A Child with Unilateral Pulmonary Edema due to Mitral Valve Rupture Following Blunt Trauma
1Department of Pediatric Intensive Care, Great Ormond Street Hospital, London, UK.
2-4Department of Pediatric Intensive Care, Kanchi Kamakoti CHILDS Trust Hospital, Chennai, Tamil Nadu, India
Corresponding Author: Satarupa Mukherjee, Department of PICU, Great Ormond Street Hospital, London, UK. Phone: +91 9789877851, e-mail: email@example.com
How to cite this article: Mukherjee S, Ravikumar K, Kapalavai SK, Ramachandran B. A Child with Unilateral Pulmonary Edema due to Mitral Valve Rupture Following Blunt Trauma. Indian J Crit Care Med 2021; 25(6):729–731.
Source of support: Nil
Conflict of interest: None
A 7-year-old boy was admitted with a history of cough and tachypnea for 1 day. There was a history of a fall from a motorcycle with some abrasions over the left arm. The child was found to have tachypnea and tachycardia and was started on noninvasive ventilation. Auscultation revealed a pansystolic murmur over the precordium. Chest X-ray revealed unilateral pulmonary edema on the right side. Echocardiography showed severe mitral regurgitation (MR) with the tear of the anterior leaflet. The child improved with diuretics and supportive care. After 3 months, he underwent surgical repair of the mitral valve. Traumatic mitral valve tear is quite rare in children. Unilateral pulmonary edema is a feature of MR with eccentric jet and is frequently misinterpreted.
Keywords: Blunt trauma, Mitral valve, Unilateral pulmonary edema.
Cardiogenic unilateral pulmonary edema is a rare clinical condition that requires prompt identification and treatment. It is usually confined to the right upper side and is mostly caused by mitral regurgitation (MR). Here, we describe a child with traumatic MR and right-sided pulmonary edema, following blunt trauma. The child was managed conservatively initially, followed by mitral valve repair later.
A 7-year-old boy came walking to the casualty with complaints of cough and fast breathing for 1 day. There was no history of fever. Two days earlier, he fell while riding on the petrol tank of his father’s motorcycle. The child was taken to a nearby hospital, found to be normal except for abrasions over the left chest and arm, given pain relief, and then sent back home. He started having progressively worsening cough the next evening and developed breathing difficulty. Chest X-ray showed right-sided infiltrates, and he was referred to our hospital on suspicion of pneumonia (Fig. 1). In the casualty, he was able to maintain his airway and breathe spontaneously with room air saturation of 88% and had severe retractions. The blood pressure was stable, but he was tachycardic. In the background of recent trauma, bedside ultrasound screening of the abdomen and chest was performed and showed a mild right pleural effusion. Auscultation revealed decreased air entry with crepitations over the right side and a pansystolic murmur with radiation to the left axilla. Echocardiography showed a flail anterior mitral leaflet with rupture of papillary muscles (anterolateral), causing severe MR. He was shifted to the pediatric intensive care unit and started on noninvasive ventilation. Diuretics were started and the distress gradually improved. Once stable, he was started on after-load reduction with enalapril. He gradually became better and was eventually discharged. After 3 months, he underwent definitive surgery for repair of the mitral valve. Postoperatively, he is doing well and is under regular follow-up.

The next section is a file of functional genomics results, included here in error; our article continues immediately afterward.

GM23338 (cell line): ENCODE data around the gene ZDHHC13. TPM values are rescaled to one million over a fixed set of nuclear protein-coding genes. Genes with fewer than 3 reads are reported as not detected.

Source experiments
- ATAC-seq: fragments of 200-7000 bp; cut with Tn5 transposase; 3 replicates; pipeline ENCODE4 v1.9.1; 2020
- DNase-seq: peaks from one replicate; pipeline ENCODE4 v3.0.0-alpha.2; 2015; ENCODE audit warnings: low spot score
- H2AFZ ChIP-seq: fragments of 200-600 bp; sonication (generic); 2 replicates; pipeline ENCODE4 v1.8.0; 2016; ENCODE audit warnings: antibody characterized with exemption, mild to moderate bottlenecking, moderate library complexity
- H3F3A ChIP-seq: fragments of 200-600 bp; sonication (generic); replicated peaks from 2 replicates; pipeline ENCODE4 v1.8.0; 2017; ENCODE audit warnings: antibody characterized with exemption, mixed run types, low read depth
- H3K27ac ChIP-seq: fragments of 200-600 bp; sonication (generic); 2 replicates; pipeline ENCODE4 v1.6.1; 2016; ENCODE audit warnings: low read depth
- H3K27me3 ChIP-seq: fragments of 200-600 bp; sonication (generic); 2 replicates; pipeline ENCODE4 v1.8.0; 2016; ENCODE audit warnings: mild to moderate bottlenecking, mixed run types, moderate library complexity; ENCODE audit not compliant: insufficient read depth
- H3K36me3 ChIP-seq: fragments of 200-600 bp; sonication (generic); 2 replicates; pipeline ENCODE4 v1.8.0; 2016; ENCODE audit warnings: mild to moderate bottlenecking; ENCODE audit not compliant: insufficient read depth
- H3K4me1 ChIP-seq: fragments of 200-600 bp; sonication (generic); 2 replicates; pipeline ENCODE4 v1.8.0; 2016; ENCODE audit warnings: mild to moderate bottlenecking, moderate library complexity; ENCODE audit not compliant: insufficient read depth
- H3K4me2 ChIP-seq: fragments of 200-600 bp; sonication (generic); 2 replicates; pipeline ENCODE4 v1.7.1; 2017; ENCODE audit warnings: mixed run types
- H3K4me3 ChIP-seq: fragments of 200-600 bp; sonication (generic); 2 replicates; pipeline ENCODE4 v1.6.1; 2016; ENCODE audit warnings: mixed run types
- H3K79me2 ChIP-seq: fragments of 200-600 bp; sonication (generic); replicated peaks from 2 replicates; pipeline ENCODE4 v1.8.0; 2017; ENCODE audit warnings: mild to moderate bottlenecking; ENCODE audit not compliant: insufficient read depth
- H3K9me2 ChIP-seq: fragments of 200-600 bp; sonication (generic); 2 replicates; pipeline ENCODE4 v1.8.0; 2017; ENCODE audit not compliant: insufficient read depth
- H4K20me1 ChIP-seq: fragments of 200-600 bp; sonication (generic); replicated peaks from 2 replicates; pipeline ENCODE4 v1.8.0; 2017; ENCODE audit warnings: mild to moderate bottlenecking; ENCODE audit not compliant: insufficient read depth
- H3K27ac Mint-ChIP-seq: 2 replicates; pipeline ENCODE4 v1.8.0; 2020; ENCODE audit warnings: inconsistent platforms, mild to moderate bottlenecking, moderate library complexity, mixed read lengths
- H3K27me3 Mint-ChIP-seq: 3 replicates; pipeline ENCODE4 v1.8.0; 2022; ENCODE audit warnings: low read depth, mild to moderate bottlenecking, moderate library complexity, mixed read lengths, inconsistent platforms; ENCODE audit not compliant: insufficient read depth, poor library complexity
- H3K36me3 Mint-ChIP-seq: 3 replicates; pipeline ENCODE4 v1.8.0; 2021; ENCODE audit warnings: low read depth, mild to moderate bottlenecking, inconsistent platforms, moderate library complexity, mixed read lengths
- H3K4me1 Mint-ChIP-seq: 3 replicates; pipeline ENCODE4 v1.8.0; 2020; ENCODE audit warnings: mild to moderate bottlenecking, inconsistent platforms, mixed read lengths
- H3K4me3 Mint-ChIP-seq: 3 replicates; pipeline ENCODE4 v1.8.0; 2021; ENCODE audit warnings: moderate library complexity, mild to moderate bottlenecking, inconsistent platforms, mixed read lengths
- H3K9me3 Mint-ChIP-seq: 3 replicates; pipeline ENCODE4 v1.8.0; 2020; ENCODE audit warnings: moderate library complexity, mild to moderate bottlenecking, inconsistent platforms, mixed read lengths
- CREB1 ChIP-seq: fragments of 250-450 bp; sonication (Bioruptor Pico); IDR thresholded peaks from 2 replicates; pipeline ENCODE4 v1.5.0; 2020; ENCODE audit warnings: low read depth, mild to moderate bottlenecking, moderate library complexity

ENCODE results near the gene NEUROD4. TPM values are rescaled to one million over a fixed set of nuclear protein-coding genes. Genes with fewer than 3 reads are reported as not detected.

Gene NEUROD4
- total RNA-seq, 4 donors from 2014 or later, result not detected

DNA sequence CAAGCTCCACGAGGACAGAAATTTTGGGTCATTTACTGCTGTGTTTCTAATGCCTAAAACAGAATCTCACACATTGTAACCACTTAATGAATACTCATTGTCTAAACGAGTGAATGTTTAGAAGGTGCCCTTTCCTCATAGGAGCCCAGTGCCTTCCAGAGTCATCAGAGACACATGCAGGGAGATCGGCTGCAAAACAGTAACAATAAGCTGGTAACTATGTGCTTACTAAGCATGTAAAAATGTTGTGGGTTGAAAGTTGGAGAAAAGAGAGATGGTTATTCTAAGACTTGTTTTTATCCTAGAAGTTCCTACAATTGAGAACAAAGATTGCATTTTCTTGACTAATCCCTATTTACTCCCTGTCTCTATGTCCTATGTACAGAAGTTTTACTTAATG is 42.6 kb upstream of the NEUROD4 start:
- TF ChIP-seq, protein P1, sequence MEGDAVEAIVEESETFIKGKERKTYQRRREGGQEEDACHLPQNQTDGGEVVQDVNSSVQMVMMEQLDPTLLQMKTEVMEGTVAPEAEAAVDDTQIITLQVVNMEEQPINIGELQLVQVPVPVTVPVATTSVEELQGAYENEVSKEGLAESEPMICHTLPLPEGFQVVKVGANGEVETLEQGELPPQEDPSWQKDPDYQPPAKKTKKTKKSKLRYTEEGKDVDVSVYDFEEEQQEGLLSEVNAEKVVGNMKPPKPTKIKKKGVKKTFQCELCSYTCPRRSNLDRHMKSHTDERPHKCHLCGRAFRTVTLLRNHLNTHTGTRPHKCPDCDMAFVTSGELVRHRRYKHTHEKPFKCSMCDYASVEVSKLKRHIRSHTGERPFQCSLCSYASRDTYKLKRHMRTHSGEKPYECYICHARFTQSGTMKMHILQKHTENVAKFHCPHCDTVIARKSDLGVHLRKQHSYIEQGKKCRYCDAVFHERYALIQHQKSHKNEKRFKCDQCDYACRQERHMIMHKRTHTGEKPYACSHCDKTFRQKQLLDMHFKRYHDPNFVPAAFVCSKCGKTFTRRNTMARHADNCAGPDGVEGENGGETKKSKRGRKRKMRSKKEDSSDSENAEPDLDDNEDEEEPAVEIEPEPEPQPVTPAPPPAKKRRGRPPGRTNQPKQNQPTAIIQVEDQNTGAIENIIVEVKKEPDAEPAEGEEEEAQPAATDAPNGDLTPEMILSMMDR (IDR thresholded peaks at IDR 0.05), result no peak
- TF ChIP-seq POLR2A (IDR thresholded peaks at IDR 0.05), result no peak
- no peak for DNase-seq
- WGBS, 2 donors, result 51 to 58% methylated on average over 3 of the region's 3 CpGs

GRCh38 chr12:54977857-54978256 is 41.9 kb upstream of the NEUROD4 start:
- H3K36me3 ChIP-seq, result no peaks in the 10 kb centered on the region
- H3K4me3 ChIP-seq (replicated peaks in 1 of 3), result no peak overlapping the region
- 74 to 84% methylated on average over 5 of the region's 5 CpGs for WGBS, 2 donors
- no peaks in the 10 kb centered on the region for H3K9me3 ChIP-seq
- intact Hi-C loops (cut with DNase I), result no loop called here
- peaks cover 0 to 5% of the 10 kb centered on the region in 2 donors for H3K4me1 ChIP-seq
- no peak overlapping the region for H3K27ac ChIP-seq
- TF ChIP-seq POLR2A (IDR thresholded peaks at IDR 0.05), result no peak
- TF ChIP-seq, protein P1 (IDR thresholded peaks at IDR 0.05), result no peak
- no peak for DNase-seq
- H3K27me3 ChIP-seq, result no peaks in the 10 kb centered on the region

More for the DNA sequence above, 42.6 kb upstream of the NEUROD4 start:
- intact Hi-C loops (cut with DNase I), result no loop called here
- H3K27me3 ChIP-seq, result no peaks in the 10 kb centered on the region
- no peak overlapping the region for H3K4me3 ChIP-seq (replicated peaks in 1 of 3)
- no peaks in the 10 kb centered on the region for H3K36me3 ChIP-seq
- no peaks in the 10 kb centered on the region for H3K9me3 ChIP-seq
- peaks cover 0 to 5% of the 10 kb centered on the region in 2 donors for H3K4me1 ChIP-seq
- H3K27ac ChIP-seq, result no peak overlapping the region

Cardiac injury after blunt trauma ranges from asymptomatic mild cardiac bruise to cardiac rupture.1 Cardiac injuries are frequently underreported and underevaluated in polytrauma as other obvious injuries divert the attention of the physician. Incidence of blunt cardiac injury (BCI) ranges from 20 to 79%.2